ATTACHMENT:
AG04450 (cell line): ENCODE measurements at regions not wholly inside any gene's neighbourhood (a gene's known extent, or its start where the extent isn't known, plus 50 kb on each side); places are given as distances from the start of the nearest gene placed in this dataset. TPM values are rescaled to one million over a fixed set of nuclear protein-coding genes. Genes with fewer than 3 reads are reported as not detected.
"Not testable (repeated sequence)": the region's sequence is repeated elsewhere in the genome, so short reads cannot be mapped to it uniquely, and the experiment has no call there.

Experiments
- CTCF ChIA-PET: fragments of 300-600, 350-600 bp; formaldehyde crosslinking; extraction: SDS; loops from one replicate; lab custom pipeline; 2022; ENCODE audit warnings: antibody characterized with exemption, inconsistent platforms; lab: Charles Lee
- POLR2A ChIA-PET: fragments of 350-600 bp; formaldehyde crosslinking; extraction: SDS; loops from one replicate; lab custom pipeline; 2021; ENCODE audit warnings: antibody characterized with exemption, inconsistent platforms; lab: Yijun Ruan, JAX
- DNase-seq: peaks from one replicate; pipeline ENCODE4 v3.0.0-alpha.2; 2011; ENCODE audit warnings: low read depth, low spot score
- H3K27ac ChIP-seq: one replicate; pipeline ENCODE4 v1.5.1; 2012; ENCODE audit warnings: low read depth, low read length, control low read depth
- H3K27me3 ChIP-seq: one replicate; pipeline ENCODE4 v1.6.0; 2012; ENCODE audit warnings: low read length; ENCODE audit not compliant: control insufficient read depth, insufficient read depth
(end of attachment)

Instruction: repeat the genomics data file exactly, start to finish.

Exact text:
AG04450 (cell line): ENCODE measurements at regions not wholly inside any gene's neighbourhood (a gene's known extent, or its start where the extent isn't known, plus 50 kb on each side); places are given as distances from the start of the nearest gene placed in this dataset. TPM values are rescaled to one million over a fixed set of nuclear protein-coding genes. Genes with fewer than 3 reads are reported as not detected.
"Not testable (repeated sequence)": the region's sequence is repeated elsewhere in the genome, so short reads cannot be mapped to it uniquely, and the experiment has no call there.

Experiments
- CTCF ChIA-PET: fragments of 300-600, 350-600 bp; formaldehyde crosslinking; extraction: SDS; loops from one replicate; lab custom pipeline; 2022; ENCODE audit warnings: antibody characterized with exemption, inconsistent platforms; lab: Charles Lee
- POLR2A ChIA-PET: fragments of 350-600 bp; formaldehyde crosslinking; extraction: SDS; loops from one replicate; lab custom pipeline; 2021; ENCODE audit warnings: antibody characterized with exemption, inconsistent platforms; lab: Yijun Ruan, JAX
- DNase-seq: peaks from one replicate; pipeline ENCODE4 v3.0.0-alpha.2; 2011; ENCODE audit warnings: low read depth, low spot score
- H3K27ac ChIP-seq: one replicate; pipeline ENCODE4 v1.5.1; 2012; ENCODE audit warnings: low read depth, low read length, control low read depth
- H3K27me3 ChIP-seq: one replicate; pipeline ENCODE4 v1.6.0; 2012; ENCODE audit warnings: low read length; ENCODE audit not compliant: control insufficient read depth, insufficient read depth